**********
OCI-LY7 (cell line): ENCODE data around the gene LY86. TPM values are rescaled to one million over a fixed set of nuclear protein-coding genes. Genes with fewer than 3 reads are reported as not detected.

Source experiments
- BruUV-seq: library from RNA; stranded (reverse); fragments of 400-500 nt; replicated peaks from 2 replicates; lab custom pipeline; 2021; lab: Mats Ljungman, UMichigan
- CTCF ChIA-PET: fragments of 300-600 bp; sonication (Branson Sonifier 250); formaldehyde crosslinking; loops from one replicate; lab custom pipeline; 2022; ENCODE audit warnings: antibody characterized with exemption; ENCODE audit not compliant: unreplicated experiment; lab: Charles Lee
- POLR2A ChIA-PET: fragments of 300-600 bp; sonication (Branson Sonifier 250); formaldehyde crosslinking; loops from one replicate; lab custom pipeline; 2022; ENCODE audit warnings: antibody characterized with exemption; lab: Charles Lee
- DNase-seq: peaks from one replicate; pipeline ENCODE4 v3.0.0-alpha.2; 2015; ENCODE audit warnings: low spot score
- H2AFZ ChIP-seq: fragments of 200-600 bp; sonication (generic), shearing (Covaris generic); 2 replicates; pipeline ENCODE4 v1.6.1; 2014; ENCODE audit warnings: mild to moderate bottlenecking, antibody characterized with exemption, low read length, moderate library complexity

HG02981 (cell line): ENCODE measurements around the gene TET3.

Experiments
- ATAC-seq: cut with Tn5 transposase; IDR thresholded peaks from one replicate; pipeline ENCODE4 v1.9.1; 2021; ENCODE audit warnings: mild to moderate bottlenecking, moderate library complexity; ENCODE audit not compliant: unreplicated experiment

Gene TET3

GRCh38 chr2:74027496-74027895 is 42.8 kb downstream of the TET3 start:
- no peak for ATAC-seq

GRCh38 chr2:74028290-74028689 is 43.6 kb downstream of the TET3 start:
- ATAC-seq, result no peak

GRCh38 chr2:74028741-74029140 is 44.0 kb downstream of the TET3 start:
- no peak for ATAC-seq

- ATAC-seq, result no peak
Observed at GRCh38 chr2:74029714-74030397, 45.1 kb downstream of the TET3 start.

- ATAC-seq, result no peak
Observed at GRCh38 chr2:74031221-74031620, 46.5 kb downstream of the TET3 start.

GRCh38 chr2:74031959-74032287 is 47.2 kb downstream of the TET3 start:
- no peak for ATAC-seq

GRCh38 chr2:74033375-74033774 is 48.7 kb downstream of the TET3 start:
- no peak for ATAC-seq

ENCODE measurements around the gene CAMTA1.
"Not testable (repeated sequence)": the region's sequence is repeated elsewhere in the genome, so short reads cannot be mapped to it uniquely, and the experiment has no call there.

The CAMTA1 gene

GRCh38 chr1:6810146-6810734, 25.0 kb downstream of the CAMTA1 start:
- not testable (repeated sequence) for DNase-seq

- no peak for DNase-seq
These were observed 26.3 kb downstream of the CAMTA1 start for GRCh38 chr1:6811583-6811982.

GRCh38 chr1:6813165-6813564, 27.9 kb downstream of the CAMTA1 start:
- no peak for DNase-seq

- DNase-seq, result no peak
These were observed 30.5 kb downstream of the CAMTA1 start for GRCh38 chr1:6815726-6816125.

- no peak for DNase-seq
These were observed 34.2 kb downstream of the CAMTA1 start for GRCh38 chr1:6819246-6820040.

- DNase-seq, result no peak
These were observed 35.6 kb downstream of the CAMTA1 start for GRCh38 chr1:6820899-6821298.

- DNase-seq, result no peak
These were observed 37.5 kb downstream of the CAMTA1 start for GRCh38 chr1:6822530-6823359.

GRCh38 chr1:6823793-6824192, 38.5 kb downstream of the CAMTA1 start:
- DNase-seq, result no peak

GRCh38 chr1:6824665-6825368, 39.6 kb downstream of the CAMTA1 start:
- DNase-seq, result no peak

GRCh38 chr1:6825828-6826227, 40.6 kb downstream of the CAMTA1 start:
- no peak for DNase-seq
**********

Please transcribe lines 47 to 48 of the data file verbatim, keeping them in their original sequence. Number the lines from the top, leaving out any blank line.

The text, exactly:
GRCh38 chr1:6825828-6826227, 40.6 kb downstream of the CAMTA1 start:
- no peak for DNase-seq